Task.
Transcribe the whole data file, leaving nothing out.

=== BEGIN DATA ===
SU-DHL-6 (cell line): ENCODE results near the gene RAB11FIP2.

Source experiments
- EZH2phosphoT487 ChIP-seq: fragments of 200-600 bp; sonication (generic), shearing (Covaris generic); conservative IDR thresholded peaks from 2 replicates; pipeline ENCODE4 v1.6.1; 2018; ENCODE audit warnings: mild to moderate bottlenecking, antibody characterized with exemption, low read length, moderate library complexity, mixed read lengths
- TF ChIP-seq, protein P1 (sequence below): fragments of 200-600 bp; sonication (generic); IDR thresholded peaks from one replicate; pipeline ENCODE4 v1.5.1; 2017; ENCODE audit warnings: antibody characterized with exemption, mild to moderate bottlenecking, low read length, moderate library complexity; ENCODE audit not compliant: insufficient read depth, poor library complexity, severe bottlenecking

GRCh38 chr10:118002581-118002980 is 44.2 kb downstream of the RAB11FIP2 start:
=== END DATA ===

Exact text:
SU-DHL-6 (cell line): ENCODE results near the gene RAB11FIP2.

Source experiments
- EZH2phosphoT487 ChIP-seq: fragments of 200-600 bp; sonication (generic), shearing (Covaris generic); conservative IDR thresholded peaks from 2 replicates; pipeline ENCODE4 v1.6.1; 2018; ENCODE audit warnings: mild to moderate bottlenecking, antibody characterized with exemption, low read length, moderate library complexity, mixed read lengths
- TF ChIP-seq, protein P1 (sequence below): fragments of 200-600 bp; sonication (generic); IDR thresholded peaks from one replicate; pipeline ENCODE4 v1.5.1; 2017; ENCODE audit warnings: antibody characterized with exemption, mild to moderate bottlenecking, low read length, moderate library complexity; ENCODE audit not compliant: insufficient read depth, poor library complexity, severe bottlenecking

GRCh38 chr10:118002581-118002980 is 44.2 kb downstream of the RAB11FIP2 start: